New Admissions Philosophy Brings in Impressive First-Year Class

Strong Academics, Diverse Accomplishments Distinguish Trinity’s Class of 2020

Hartford, Connecticut, May 12, 2016 – Every May, colleges around the country celebrate the enrollment of a new first-year class, lauding the latest cohort’s accomplishments, selectivity, and geographic diversity. This year at Trinity College, that celebration comes on the heels of sweeping changes to the admissions process that have yielded an impressive Class of 2020.

As of May 1, Trinity’s Class of 2020 consists of 596 students from 33 states and 39 countries. The number of students enrolled in the incoming class from the West Coast doubled, and the number of international students is up to a record high of 73. Fifty-three percent of students in the class are women, and 14 percent will be the first in their family to go to college.

Perhaps most significant, Trinity’s current yield rate (the percentage of students who accepted the College’s offer of admission) rose from 22 percent to 30 percent.

The shift in approach and philosophy that led to these results followed the arrival last summer of Angel B. Pérez, vice president for enrollment and student success.

“From my first days at Trinity, I told our admissions team that we were not just looking for more applications, but for the right applications,” Pérez said. “We spent the last year fostering a genuine interest in Trinity among students who understand what is special about studying the liberal arts in an urban setting.”

With that focus on “the right applications,” Trinity’s Office of Admissions reintroduced two optional essays with prompts specific to the College and its engagement with Hartford. This change predictably reduced the number of applications but increased the level of interest from those who did apply. Because Trinity College is a member of the Common Application, applying was previously as easy as checking a box, something Pérez says resulted in hundreds of applications from students who never had any intention of enrolling at Trinity.

In October, Trinity announced that it would no longer require SAT or ACT scores for admission, a path that 40 percent of the Class of 2020 chose. The Admissions Office also began looking closely at the personal characteristics most predictive of success in college, traits such as grit, persistence, creativity, curiosity, and the ability to overcome adversity. Admissions counselors gauged these predictive characteristics through conducting interviews, reviewing student essays, and considering the input of teachers and school counselors.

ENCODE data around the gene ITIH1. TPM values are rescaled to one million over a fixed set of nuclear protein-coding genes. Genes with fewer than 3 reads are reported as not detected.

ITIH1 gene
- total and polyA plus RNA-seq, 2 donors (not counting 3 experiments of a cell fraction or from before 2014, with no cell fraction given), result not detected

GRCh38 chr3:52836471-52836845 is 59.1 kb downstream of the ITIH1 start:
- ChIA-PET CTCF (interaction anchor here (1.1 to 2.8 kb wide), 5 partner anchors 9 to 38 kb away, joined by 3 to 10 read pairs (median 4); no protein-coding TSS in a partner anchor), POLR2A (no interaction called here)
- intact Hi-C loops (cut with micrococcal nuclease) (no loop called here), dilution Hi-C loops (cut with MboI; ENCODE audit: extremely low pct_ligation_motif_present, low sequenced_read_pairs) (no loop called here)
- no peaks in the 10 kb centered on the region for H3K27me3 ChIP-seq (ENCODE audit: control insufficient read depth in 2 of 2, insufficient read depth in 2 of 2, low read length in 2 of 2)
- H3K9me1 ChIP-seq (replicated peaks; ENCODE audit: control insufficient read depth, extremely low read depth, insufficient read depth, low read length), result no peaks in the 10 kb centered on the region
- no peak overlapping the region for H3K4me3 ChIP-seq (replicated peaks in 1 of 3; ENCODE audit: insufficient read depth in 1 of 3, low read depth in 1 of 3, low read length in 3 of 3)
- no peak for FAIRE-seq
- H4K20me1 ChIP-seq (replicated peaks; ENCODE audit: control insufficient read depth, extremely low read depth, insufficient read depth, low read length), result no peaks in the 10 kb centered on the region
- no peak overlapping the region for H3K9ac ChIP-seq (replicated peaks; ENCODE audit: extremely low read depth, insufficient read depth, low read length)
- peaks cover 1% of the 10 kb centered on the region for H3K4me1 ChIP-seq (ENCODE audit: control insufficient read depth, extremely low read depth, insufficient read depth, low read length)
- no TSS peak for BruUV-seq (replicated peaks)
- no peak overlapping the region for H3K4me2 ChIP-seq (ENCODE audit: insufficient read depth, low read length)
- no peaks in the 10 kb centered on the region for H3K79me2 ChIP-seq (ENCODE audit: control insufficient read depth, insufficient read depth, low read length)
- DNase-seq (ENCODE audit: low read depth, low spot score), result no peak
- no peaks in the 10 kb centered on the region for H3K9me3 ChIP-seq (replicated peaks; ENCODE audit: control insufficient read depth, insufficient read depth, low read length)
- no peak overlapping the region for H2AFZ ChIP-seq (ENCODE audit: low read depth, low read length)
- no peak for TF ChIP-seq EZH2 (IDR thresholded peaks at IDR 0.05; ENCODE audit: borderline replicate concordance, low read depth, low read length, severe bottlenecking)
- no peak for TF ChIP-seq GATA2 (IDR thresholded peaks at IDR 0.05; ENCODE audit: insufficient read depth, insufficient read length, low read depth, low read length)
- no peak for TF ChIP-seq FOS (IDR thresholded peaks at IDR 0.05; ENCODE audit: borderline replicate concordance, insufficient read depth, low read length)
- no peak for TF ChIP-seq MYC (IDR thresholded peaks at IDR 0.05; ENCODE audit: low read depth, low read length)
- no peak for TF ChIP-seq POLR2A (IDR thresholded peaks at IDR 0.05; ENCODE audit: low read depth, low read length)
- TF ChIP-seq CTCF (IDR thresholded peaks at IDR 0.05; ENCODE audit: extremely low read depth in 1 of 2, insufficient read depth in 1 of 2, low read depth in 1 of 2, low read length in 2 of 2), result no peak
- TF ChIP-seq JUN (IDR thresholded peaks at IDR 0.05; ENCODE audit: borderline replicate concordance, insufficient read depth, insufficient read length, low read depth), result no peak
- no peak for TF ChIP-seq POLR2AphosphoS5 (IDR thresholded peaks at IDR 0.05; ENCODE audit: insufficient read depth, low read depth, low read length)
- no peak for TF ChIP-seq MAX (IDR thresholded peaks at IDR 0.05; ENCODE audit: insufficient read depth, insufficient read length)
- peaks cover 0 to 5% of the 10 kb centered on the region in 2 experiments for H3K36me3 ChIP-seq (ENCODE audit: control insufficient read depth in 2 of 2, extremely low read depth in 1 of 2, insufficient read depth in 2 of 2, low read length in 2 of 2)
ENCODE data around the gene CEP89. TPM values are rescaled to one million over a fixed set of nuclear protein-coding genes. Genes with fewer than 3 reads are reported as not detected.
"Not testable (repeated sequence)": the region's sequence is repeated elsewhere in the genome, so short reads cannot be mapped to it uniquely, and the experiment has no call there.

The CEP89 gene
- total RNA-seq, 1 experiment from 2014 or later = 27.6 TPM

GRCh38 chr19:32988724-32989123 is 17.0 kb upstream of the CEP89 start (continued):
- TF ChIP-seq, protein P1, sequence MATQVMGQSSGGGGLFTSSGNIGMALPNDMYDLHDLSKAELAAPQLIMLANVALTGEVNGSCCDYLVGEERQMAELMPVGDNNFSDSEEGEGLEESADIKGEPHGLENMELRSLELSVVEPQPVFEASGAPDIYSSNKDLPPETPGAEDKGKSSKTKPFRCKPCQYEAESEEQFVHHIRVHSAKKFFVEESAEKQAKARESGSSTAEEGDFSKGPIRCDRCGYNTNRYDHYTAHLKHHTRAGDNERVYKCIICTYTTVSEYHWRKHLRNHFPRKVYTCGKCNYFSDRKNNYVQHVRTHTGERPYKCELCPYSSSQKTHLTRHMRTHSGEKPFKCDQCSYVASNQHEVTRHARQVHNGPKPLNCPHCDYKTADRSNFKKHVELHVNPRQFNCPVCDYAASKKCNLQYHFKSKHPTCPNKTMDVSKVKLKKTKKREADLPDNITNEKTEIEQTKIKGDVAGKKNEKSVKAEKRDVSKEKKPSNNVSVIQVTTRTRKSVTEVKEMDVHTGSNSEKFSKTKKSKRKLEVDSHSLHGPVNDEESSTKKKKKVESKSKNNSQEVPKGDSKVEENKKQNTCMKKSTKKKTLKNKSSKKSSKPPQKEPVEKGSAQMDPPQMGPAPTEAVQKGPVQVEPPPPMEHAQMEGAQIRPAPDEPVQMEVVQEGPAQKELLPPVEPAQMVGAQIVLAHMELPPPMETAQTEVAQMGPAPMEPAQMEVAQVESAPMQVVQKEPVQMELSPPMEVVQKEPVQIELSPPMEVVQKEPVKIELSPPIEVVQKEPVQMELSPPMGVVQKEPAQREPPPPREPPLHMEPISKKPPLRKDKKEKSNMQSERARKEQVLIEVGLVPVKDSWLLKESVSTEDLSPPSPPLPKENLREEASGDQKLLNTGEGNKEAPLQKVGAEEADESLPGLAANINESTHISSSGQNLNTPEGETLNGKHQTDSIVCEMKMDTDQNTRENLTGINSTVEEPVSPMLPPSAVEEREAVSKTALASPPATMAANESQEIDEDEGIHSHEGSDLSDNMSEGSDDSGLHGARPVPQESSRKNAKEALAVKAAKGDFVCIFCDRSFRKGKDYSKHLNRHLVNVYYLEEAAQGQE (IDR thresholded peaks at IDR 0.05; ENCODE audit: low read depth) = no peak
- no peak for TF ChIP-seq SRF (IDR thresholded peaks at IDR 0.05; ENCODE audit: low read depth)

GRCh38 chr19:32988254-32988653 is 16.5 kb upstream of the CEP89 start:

Pérez wrote about this shift in philosophy in a February op-ed for The Huffington Post. The changes at Trinity have garnered nationwide attention, including in the college counselor community.

“We applaud Trinity’s decision to join the growing list of highly selective colleges that are now test-optional,” said Marcia Landesman, director of college counseling at Choate Rosemary Hall in Wallingford, Connecticut. “By taking testing out of the equation, we can help students discover outstanding colleges that they might not have otherwise considered. Students make better college choices when they focus on fit rather than numbers, and we’re delighted that Trinity has taken this positive step.”

With this class comes also a surge in academic quality, with 50 more students in the top academic quartile, fueled in part by 10 Presidential Scholars (up from four last year) and 75 1823 Scholars, participants in a new scholarship program for students with strong academic achievement and extraordinary personal character.

In addition to their academic strength, students bring a remarkable variety of experiences and accomplishments. The new class includes a student who developed a mobile ride-sharing app in New Delhi, an inventor of a new method for removing nitrogen from water, a performer trained in trapeze and clowning, the founder of a company that manufactures and donates knit hats to children in need, and hundreds of other accomplished students, artists, athletes, musicians, activists, and entrepreneurs.

Trinity College President Joanne Berger-Sweeney said she is excited to welcome the new class in the fall. “The Class of 2020, with its great geographic diversity and myriad accomplishments, will help us as we continue to value a campus with a truly global perspective.” She added, “I appreciate the hard work of the admissions and financial aid team and everyone on campus, including faculty members and coaches, who contributed to bringing in this exceptional new class.”

The Class of 2020 was also one of Trinity’s most selective in recent history, a sign of positive trends but a data point that Pérez hesitates to celebrate.

“We don’t measure success by how many students the College turns away,” he said. “Instead, we celebrate the potential of this class to thrive in the classroom, engage with the Hartford community, and make a difference on our campus. By that standard, I could not be happier about this extraordinary group of young people and the future of Trinity College.”